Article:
A battle over whether a drug-sniffing black Lab will be allowed in a local high school had its first day in Yukon Supreme Court this week.
And it was a slow start.
The bulk of the matter was adjourned until next week to give Porter Creek Secondary School’s council and the Yukon Human Rights Commission time to get their dogs, er, ducks in a row.
Although the school itself was represented at the proceeding by Crown lawyer Penelope Gawn, neither the council nor the commission had lawyers present.
The case stems from a complaint from one 15-year-old student at the high school who is allergic to dogs.
Last year, the student’s family appealed to the human rights commission to step in and bar the canine from the school.
But, in August, the commission dismissed the family’s complaint.
So they took the matter to Yukon Supreme Court.
Defense lawyer Sharleen Dumont is asking the court to review the case and send it back to the human rights commission’s board of adjudication, which is a more formal hearing.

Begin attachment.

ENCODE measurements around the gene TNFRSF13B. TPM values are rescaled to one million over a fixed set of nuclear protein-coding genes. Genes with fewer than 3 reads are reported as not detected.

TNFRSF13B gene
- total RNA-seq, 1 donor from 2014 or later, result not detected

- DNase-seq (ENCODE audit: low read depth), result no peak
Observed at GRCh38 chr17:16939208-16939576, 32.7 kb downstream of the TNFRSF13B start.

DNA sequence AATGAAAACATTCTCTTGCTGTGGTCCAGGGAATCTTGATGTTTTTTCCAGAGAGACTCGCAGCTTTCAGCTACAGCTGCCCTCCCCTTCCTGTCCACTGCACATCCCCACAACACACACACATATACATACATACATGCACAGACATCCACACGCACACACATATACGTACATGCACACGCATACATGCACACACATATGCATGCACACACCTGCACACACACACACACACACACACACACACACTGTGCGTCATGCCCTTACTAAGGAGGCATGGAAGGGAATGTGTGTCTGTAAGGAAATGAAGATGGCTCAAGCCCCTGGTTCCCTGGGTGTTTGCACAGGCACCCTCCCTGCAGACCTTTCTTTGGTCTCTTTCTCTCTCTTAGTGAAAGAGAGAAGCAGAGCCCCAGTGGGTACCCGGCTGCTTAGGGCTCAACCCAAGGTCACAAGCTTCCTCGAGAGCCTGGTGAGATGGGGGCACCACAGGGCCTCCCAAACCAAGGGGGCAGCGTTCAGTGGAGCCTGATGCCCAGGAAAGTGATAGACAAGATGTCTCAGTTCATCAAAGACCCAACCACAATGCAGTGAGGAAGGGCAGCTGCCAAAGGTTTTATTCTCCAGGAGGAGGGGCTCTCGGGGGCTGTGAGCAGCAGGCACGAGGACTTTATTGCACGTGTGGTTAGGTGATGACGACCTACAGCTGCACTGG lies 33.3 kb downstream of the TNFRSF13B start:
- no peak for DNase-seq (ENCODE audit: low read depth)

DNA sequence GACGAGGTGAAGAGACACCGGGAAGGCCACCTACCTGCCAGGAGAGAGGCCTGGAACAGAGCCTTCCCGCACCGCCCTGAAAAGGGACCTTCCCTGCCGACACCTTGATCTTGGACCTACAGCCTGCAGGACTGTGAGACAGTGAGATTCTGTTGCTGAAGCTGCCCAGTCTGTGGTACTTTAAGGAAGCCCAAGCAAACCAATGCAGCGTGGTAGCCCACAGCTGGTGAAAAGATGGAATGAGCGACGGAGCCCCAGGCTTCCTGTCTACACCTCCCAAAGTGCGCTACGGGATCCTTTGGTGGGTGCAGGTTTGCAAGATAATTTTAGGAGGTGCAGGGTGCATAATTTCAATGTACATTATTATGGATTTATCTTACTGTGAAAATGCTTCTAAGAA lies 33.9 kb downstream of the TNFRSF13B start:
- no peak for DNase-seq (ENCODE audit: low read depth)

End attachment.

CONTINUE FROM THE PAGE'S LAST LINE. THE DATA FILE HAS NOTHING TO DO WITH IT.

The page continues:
“Basically, we believe that they didn’t apply the right legal test when they dismissed the complaint,” said Dumont outside the courtroom.
And she’s asking for the case to be heard before September 24, when the dog is slated to begin walking the school’s hallways.
If that doesn’t happen she will seek an interim injunction to keep the dog out of the school until the case is settled.
But Dumont did win a small victory on Tuesday.
Justice Ron Veale granted her request that a publication ban be placed on the name of the 15-year-old girl and her family who brought the action to court.
The idea to put a drug dog in the school came from a group of concerned parents who approached school principal Kerry Huff and members of the school council with information about the Canines for Safer Schools Program.
The dog arrived in Whitehorse a few weeks ago and is being handled by former Edmonton police officer Doug Green.
The hearing was adjourned until Monday at 2 p.m.